By NDUMISO KHUMALO, Attorney, Rhodes University Law Clinic
This month’s article considers in more detail some of the dispute-resolution forums for consumer complaints briefly introduced in the first article on this topic a few weeks ago.
- Consumer Goods and Services Ombud (CGSO)
The function of the Consumer Goods and Services Ombud is to resolve complaints made by consumers against suppliers where the supplier has not been prepared to assist the consumer. In such circumstances, the consumer can lodge a complaint with the ombud. The services offered by the ombud are free of charge.
How to lodge a complaint:
- A consumer must first have referred the matter to the supplier (the organisation against which the complaint is being laid). A list of supplier participants is available on the CGSO website: http://www.cgso.org.za/particpant-list/.
- If the supplier does not resolve the matter, the consumer may call the national number (0860 000 272) or the Eastern Cape office number (0860 007 255) and lodge a complaint.
- A consumer may also complete and submit an online complaint form, which is available on the website.
The ombud will capture the complaint, refer it officially to the supplier, and assist in resolving the complaint.
2. Provincial Consumer Affairs Office
The government has set up Provincial Consumer Affairs offices to provide consumers with protection, information and advice if the supplier has not been prepared to assist the consumer. If you have a problem with a contract or a dispute relating to service or product quality, and the supplier has turned you away, you can approach a Provincial Consumer Affairs Office for assistance. The Eastern Cape office is in Bhisho: 045 808 4000.
3. Motor Industry Ombud
One of the more common and financially significant situations where consumers may need assistance is in connection with motor vehicle purchases and servicing. The Motor Industry Ombud is an organisation that provides consumers with assistance in resolving complaints, specifically regarding the motor industry. Its website is www.miosa.co.za.
4. Advertising Regulatory Board
Section 29 of the CPA requires the marketing of goods or services to be done in a manner that is not reasonably likely to imply a false or misleading representation concerning those goods.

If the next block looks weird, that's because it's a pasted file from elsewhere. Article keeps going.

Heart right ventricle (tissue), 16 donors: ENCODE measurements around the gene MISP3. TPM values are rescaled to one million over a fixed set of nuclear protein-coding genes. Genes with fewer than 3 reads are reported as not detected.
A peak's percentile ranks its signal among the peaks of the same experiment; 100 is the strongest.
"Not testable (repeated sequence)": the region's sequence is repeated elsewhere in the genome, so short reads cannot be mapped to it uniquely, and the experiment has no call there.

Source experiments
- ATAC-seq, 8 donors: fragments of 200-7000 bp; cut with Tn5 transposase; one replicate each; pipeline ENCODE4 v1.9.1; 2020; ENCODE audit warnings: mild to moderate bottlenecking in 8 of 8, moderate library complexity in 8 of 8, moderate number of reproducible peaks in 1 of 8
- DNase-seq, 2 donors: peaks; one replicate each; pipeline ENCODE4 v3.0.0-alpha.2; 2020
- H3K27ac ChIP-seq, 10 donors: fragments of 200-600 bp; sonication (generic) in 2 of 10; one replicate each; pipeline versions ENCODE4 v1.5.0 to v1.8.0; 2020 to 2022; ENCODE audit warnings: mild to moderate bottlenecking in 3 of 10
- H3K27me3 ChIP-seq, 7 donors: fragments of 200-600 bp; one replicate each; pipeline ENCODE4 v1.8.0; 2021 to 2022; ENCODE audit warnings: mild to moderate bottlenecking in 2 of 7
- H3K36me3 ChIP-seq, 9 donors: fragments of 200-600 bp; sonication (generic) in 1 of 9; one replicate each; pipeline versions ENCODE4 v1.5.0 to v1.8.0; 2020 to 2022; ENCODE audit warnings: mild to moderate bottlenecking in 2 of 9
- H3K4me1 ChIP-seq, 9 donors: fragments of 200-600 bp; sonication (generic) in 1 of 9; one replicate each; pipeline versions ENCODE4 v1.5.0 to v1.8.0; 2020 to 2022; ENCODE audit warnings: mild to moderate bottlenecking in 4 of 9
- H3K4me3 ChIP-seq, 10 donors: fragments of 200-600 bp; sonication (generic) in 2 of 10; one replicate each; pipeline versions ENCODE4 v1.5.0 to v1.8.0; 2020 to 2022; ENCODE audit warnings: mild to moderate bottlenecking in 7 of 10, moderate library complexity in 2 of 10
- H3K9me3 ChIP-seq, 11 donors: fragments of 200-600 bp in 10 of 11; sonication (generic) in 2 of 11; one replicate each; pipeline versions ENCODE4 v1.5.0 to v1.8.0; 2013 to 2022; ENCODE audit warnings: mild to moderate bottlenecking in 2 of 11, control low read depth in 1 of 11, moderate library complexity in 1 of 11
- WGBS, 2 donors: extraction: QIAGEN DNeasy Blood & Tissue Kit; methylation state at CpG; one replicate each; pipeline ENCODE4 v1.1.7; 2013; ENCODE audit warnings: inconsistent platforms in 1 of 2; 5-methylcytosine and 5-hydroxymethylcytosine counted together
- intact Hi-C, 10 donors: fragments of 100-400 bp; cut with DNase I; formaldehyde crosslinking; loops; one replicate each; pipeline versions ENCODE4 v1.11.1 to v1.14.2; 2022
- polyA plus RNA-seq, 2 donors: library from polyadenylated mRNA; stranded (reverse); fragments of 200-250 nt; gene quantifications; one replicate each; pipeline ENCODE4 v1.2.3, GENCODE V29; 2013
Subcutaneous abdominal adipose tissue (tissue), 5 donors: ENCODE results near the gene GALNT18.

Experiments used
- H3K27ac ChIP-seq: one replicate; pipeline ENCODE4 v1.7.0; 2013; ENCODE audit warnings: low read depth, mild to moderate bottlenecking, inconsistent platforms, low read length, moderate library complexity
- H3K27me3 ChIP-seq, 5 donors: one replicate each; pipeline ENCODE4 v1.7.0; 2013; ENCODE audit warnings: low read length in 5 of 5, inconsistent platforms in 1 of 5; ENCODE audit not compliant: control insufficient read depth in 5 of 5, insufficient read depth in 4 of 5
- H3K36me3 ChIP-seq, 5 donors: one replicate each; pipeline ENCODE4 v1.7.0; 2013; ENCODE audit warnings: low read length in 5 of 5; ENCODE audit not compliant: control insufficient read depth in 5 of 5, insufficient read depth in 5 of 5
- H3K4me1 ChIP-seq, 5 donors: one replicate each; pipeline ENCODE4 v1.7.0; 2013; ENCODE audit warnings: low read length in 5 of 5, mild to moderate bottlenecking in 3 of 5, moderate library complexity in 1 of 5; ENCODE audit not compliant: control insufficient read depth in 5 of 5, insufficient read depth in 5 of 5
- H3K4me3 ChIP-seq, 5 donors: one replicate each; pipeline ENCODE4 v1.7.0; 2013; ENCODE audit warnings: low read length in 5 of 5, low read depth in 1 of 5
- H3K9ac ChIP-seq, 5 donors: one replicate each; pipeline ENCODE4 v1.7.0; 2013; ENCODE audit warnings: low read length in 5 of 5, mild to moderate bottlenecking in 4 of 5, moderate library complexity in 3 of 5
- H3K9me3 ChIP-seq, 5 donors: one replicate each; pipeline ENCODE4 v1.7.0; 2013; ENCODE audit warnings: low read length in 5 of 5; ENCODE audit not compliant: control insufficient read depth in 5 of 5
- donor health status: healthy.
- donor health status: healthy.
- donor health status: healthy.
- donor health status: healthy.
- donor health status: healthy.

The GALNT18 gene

The Advertising Regulatory Board (ARB) administers the widely-accredited Code of Advertising Practice which regulates the content of South African advertising. Any person or entity believing an advert is false, misleading or harmful in any way may lodge a complaint with the ARB.
A complaint may be lodged by completing and submitting a form online. This form is available on the Board’s website: http://arb.org.za/complaints.html#consumer-complaint-form
5. National Consumer Commission
The National Consumer Commission may receive and investigate complaints concerning prohibited conduct or offences. The commission may investigate and recall defective goods. There are instances where the commission may refer complaints to an ADR agent and provincial consumer protection authority.
Once the dispute has been heard by the commission and the supplier is found to be in contravention of the CPA, the commission may issue a public administrative compliance notice to the supplier.
Failure to comply with the above notice may result in the Commission referring the matter to the National Consumer Tribunal (see below) for the imposition of an administrative fine or to the National Prosecuting Authority for prosecution as an offence.
6. The National Consumer Tribunal
The National Consumer Tribunal is the country’s most important national consumer-specific dispute-resolution body. It functions like a court.
The tribunal may deal with the following matters:
- To hear and review cases referred by the Commission and impose administrative penalties;
- To hear applications for agreements or resolutions to be made a consent order;
- To hear referrals from the Commission relating to prohibited conduct.
The Tribunal may declare conduct to be prohibited, and issue an interdict, or confirm consent orders. Further, the Tribunal may impose administrative fines for non-compliance relating to prohibited or required conduct of up to 10% of a supplier’s annual turnover during the preceding financial year, or R1 000 000, whichever is greater.
Failure to comply with an order of the Tribunal constitutes an offence punishable by a fine or imprisonment for up to ten years, or both.
7. Ordinary Courts
The ordinary courts may only assist a consumer if all the consumer’s other remedies have been exhausted. Criminal courts may deal with criminal offences created by the Act, and civil courts may deal with claims for financial damages, which fall outside the powers of the consumer courts or the National Consumer Tribunal.